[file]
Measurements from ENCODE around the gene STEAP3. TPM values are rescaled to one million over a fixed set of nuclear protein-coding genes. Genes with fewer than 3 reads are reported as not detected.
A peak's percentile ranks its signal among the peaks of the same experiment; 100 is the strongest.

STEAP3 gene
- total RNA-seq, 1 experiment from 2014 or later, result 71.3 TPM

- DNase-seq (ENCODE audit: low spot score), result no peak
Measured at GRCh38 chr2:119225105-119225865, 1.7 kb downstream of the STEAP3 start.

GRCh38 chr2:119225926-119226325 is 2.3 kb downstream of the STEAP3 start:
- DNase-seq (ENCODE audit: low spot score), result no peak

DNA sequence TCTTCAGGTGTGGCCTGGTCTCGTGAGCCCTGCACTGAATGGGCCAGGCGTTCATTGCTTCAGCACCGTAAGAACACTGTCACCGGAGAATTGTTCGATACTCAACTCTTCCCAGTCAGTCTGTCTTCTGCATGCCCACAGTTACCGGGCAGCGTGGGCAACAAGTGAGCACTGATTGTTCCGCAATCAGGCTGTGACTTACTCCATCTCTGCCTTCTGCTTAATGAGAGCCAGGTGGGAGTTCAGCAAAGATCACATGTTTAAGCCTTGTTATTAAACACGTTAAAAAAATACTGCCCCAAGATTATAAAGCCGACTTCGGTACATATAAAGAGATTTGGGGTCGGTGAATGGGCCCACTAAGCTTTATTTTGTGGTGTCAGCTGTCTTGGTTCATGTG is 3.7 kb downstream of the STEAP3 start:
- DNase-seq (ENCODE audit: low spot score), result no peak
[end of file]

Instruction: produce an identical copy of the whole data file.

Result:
Measurements from ENCODE around the gene STEAP3. TPM values are rescaled to one million over a fixed set of nuclear protein-coding genes. Genes with fewer than 3 reads are reported as not detected.
A peak's percentile ranks its signal among the peaks of the same experiment; 100 is the strongest.

STEAP3 gene
- total RNA-seq, 1 experiment from 2014 or later, result 71.3 TPM

- DNase-seq (ENCODE audit: low spot score), result no peak
Measured at GRCh38 chr2:119225105-119225865, 1.7 kb downstream of the STEAP3 start.

GRCh38 chr2:119225926-119226325 is 2.3 kb downstream of the STEAP3 start:
- DNase-seq (ENCODE audit: low spot score), result no peak

DNA sequence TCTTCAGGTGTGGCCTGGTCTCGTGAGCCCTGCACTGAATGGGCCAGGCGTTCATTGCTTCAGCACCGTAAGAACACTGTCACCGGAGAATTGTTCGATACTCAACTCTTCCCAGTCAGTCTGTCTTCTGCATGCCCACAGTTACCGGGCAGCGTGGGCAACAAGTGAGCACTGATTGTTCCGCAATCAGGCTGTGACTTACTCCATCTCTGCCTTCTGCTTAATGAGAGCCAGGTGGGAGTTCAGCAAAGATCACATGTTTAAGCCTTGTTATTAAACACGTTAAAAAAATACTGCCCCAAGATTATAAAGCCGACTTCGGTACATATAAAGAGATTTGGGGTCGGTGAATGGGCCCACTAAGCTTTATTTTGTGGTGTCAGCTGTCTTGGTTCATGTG is 3.7 kb downstream of the STEAP3 start:
- DNase-seq (ENCODE audit: low spot score), result no peak